As the largest (and pretty much the only) city in the country, Kathmandu also feels like another developing-world city rushing into a modern era of concrete and traffic pollution. Take a walk in the backstreets as the capital's amazing cultural and artistic heritage reveals itself in hidden temples overflowing with marigolds, courtyards full of drying chillies and rice, and tiny hobbit-sized workshops largely unchanged since the Middle Ages.
Bhaktapur, also known as Bhadgaon (pronounced bud-gown and meaning 'City of Rice') in Nepali, or Khwopa (City of Devotees) in Newari, is the third major town of the valley. Traffic free, the traditionally intact town is also in many ways the most timeless. The cobblestone streets link a string of temples, courtyards and monumental squares, and the side streets are peppered with shrines, wells and water tanks.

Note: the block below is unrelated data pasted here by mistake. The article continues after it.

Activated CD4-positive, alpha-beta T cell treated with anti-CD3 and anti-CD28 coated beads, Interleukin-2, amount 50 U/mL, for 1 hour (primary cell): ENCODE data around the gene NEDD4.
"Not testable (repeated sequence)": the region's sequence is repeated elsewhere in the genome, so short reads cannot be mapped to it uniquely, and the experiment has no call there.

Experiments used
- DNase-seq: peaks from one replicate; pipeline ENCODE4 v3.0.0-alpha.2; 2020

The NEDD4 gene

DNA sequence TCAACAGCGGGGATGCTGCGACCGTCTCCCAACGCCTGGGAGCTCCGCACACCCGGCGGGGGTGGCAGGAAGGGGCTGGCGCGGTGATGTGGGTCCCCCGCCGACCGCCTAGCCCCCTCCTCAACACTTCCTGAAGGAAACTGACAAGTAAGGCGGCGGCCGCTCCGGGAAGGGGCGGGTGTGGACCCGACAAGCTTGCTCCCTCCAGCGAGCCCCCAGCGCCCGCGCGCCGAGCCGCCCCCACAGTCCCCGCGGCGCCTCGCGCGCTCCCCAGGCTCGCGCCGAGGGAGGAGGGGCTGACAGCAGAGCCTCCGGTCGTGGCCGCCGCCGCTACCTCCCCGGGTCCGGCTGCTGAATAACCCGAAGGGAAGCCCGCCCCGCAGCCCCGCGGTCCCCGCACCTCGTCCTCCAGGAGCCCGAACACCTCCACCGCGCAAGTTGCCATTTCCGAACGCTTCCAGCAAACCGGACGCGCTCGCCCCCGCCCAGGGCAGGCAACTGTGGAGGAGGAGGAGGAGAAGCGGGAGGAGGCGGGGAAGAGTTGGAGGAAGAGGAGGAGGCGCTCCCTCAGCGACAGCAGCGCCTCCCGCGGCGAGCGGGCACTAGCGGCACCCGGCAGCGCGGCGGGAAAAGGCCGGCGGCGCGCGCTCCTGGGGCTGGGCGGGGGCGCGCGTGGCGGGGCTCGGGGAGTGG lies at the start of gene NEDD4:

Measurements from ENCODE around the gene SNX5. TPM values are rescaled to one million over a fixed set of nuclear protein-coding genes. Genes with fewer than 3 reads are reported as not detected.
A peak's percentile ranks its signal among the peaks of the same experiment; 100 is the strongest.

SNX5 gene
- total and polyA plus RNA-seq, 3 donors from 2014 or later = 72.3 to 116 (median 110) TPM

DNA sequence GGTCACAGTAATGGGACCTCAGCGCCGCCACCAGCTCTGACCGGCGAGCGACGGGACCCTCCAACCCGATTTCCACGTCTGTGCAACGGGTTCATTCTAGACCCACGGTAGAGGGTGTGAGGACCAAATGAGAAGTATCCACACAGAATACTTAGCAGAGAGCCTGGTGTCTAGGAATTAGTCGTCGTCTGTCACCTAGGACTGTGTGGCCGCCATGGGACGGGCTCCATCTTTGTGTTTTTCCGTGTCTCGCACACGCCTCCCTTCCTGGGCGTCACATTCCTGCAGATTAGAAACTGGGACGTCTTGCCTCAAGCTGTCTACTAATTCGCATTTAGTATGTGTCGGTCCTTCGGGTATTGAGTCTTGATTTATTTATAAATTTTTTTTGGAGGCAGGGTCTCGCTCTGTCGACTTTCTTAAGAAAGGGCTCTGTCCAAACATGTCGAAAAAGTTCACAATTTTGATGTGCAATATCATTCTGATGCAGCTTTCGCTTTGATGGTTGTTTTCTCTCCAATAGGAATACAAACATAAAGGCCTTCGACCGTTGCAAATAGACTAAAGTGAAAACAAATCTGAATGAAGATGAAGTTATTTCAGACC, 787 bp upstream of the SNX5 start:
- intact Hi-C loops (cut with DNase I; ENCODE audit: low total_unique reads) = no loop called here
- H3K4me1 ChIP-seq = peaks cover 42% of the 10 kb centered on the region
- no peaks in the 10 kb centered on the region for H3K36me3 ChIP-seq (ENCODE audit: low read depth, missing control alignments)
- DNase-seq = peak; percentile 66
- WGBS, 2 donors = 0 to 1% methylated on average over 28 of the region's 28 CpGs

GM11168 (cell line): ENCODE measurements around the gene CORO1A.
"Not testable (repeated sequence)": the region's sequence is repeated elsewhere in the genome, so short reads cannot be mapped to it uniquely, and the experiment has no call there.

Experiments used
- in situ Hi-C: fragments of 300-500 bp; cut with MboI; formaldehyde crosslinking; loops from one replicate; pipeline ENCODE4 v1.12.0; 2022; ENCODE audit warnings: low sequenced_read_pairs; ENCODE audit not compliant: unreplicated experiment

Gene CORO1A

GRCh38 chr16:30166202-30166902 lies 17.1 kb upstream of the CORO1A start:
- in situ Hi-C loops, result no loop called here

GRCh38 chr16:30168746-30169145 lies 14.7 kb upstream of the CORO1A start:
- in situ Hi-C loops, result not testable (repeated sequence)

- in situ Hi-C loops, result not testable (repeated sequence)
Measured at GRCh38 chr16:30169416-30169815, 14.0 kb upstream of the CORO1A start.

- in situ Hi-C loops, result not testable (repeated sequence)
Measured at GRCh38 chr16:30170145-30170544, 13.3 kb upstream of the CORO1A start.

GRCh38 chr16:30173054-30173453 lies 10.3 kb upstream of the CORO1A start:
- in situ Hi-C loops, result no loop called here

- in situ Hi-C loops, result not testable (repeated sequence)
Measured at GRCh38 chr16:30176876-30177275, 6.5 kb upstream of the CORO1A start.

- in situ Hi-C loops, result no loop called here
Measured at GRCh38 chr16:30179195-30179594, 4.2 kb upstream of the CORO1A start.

Chitwan National Park has long been regarded as Nepal's third biggest attraction. This huge and beautiful nature reserve protects 932 sq km of sal forest, water marshes and rippling grassland. The park is one of the last refuges of the endangered one-horned Indian rhino and there are sizeable populations of tigers, leopards and rare Gangetic dolphins.
Before the Maoist insurgency, Chitwan was visited by an impressive 92% of all visitors to Nepal. But the number of tourists has plummeted since 2001. The upmarket lodges inside the park still attract decent numbers of visitors, but several budget resorts in Sauraha have closed and others have dropped their rates significantly.